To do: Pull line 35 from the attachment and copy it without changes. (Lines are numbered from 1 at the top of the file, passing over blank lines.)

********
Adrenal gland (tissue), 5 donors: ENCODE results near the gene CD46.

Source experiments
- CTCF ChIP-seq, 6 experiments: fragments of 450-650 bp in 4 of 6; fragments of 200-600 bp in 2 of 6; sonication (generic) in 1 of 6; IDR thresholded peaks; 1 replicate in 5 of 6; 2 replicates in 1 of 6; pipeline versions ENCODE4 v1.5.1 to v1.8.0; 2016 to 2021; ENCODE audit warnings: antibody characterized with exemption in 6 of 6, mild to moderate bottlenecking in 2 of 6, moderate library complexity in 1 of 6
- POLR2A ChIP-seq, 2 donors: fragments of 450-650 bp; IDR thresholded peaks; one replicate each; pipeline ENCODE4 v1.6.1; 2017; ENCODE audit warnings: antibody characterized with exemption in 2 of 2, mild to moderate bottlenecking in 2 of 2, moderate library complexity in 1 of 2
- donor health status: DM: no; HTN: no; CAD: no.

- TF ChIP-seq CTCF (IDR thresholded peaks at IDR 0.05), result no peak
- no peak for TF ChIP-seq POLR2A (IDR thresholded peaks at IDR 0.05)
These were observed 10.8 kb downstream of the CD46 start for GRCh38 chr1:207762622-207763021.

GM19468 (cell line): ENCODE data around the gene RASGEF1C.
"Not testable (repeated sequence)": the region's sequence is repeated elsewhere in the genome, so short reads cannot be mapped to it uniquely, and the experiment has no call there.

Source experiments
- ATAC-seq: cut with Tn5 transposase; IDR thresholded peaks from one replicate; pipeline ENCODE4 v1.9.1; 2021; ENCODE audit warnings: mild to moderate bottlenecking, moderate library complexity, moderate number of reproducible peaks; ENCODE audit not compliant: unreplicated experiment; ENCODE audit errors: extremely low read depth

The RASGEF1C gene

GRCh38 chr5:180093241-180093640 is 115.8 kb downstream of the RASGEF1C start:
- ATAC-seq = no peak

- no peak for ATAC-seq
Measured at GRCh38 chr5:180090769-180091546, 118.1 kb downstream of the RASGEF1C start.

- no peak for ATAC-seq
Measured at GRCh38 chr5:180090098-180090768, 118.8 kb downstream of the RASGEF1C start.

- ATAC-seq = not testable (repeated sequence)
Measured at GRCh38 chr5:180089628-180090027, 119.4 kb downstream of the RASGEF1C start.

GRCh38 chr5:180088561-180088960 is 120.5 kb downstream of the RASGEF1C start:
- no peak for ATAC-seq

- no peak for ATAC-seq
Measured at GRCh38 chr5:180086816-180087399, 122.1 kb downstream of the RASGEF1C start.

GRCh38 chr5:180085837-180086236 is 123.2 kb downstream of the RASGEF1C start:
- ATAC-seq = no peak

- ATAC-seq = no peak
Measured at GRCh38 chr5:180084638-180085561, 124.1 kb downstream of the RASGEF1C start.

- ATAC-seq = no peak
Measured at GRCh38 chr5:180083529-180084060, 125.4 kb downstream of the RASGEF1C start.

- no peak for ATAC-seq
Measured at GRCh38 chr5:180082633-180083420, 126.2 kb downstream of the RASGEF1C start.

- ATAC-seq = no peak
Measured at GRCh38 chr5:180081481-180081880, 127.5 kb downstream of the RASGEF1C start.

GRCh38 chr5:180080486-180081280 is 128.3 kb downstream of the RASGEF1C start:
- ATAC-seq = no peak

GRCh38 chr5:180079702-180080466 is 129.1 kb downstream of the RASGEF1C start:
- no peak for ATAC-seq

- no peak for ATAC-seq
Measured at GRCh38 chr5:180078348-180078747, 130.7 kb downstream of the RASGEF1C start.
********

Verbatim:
Measured at GRCh38 chr5:180081481-180081880, 127.5 kb downstream of the RASGEF1C start.